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Mama Deb
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Mama Deb [userpic]
My computer is dead

It's been working very badly the last few weeks - I'd taken to keeping a book with me so that I could read while waiting for things to happen. We'd run spybot and antivirus programs and so on, but it was just creepingly slow. We are wondering if weeks of low voltage last summer hurt it.

Last night, we went to a thing at our shul (something I do plan to talk about because, oh my goodness. gnomi and chaoswrangler, have you ever heard of Edenics?) and when we returned, the computer was off. We only ever shut the computer off during thunderstorms and for Shabbat. jonbaker tried to turn it on several times, but all it does is *try* to turn on and then turn off again.

So. Anyone have suggestions for the next computer? This one was a Dell and it's four years old. (The one I'm currently using is also a Dell and it's five years old and working fine.)


gnomi and chaoswrangler, have you ever heard of Edenics?

I've heard of it; I'm not at all convinced by the arguments, though.

Neither were we. We spent the presentation whispering to each other and giggling.

Oh, thank goodness! I googled on it, and had this sudden horrid feeling like the entire world was going mad all around me.

You should know us better than that.

In fact, in every advertisement and notice about this, our shul has put in a disclaimer that "This is one of many theories and the Minyan does not endorse it."

Jonathan's a board member now (and I may be soon, because he's taking time off) and there's whole dinner thing, so we had to show up.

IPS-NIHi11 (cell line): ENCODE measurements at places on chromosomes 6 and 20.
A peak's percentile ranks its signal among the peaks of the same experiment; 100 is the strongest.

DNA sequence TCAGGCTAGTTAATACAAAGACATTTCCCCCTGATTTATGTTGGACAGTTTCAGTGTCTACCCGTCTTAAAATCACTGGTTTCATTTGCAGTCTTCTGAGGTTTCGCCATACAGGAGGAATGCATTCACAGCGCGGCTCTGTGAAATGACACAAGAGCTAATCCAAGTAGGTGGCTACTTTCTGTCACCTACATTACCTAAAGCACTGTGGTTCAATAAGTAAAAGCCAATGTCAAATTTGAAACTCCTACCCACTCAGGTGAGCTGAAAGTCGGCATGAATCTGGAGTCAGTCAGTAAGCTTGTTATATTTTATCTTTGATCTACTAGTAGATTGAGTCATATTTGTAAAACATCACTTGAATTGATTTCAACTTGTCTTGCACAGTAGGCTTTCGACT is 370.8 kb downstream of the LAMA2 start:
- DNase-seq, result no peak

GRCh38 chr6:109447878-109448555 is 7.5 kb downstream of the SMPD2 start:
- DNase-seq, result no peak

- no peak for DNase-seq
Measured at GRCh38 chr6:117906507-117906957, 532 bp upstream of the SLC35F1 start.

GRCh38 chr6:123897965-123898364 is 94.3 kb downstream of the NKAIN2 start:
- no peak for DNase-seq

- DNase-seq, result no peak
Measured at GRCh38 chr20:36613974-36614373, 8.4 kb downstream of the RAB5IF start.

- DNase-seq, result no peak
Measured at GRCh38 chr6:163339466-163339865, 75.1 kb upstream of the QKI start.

Didn't mean we didn't laugh about it all the way home.

I bought another Dell when mine died this fall. I'd had mine for five years, I think. I bought the Dimension E520 and I've been happy. I got it with Media Center and it's revolutionized how I feel about TV! I don't have Tivo, so having the tv tuner has been a lot of fun. I did spend the extra money to get the dual tv tuner so I can watch and record or record two things. I didn't upgrade the sound, but kind of wished I had. Good luck!

Media center, huh?

I wonder...

Thank you.

Edenics?! Oh GOD no... :-O

that hurts my little linguistic soul...

Yeah, I was thinking about you, too.

It's a shame you weren't there. :)

Why, so that if i were there i could have beaten them with a blunt glottal stop? ;-)

Somebody needed to. We know enough to know how bad his ideas were, but not enough to say anything.

Well, it's all over now :-)

So have fun reading about Wrathful Dispersion theory!

Oh,my goodnes.

It's the linguistic version of Intelligent Design.

technically it's a parody of Intelligent Design ;-)

I can't give you a recommendation, but I can give you a *dis*recommendation: avoid anything under the Averatec name. Much of their electronics uses non-standard parts so if anything breaks down you have to wait for parts to come from the manufacturer. That can take ages. It took me six months to get my laptop back.

Thank you. All information is good.

Whoever came up with this - King James (of King James Version fame) already tried to prove this back in the 16th or 17th century. His methodology involved isolating children and seeing what language they would spontaneously speak - he believed it would be Hebrew. He was sorely disappointed that they did not speak at all.

One of the guy's arguments was that we "think in Edenics."

Which is why I had no problems learning Hebrew as an adult. Except. Not so much.

One of the guy's arguments was that we "think in Edenics."

If this guy can demonstrate how language is processed in the brain to that extent, he should get the next Nobel in physiology/medicine. Modern neurolinguistics isn't even close to being able to say how we "think in a language".

linguistic geeking

gnomi and chaoswrangler, have you ever heard of Edenics?

I hadn't heard of the term "Edenics" but I've seen the idea before. I've yet to see an account that covers subsystems of a language* rather than just throwing out semi-random examples and calling that proof.